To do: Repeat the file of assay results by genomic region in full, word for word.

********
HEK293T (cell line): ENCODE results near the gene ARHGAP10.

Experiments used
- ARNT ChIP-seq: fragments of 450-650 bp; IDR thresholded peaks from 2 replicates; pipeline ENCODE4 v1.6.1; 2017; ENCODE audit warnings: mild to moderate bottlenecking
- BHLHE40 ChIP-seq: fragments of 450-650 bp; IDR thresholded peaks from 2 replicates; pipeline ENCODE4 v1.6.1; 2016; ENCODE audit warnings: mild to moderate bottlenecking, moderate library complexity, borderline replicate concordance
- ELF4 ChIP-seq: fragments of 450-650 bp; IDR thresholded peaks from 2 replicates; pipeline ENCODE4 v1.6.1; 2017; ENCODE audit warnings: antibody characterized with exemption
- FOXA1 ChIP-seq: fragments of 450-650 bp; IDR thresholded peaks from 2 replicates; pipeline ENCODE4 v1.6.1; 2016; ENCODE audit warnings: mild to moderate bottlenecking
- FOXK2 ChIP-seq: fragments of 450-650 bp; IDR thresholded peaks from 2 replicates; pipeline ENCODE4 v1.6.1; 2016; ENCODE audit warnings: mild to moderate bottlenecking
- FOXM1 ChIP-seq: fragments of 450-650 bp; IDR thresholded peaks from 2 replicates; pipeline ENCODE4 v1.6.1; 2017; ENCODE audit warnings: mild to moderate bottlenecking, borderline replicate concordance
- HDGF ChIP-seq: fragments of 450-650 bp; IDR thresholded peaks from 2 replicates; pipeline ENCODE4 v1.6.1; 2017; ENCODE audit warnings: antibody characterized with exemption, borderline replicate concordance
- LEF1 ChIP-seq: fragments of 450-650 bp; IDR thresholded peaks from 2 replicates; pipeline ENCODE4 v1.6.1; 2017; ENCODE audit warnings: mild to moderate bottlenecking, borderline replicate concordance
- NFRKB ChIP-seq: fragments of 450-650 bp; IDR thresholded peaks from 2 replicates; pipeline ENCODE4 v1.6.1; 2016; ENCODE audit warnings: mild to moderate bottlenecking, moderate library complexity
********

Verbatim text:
HEK293T (cell line): ENCODE results near the gene ARHGAP10.

Experiments used
- ARNT ChIP-seq: fragments of 450-650 bp; IDR thresholded peaks from 2 replicates; pipeline ENCODE4 v1.6.1; 2017; ENCODE audit warnings: mild to moderate bottlenecking
- BHLHE40 ChIP-seq: fragments of 450-650 bp; IDR thresholded peaks from 2 replicates; pipeline ENCODE4 v1.6.1; 2016; ENCODE audit warnings: mild to moderate bottlenecking, moderate library complexity, borderline replicate concordance
- ELF4 ChIP-seq: fragments of 450-650 bp; IDR thresholded peaks from 2 replicates; pipeline ENCODE4 v1.6.1; 2017; ENCODE audit warnings: antibody characterized with exemption
- FOXA1 ChIP-seq: fragments of 450-650 bp; IDR thresholded peaks from 2 replicates; pipeline ENCODE4 v1.6.1; 2016; ENCODE audit warnings: mild to moderate bottlenecking
- FOXK2 ChIP-seq: fragments of 450-650 bp; IDR thresholded peaks from 2 replicates; pipeline ENCODE4 v1.6.1; 2016; ENCODE audit warnings: mild to moderate bottlenecking
- FOXM1 ChIP-seq: fragments of 450-650 bp; IDR thresholded peaks from 2 replicates; pipeline ENCODE4 v1.6.1; 2017; ENCODE audit warnings: mild to moderate bottlenecking, borderline replicate concordance
- HDGF ChIP-seq: fragments of 450-650 bp; IDR thresholded peaks from 2 replicates; pipeline ENCODE4 v1.6.1; 2017; ENCODE audit warnings: antibody characterized with exemption, borderline replicate concordance
- LEF1 ChIP-seq: fragments of 450-650 bp; IDR thresholded peaks from 2 replicates; pipeline ENCODE4 v1.6.1; 2017; ENCODE audit warnings: mild to moderate bottlenecking, borderline replicate concordance
- NFRKB ChIP-seq: fragments of 450-650 bp; IDR thresholded peaks from 2 replicates; pipeline ENCODE4 v1.6.1; 2016; ENCODE audit warnings: mild to moderate bottlenecking, moderate library complexity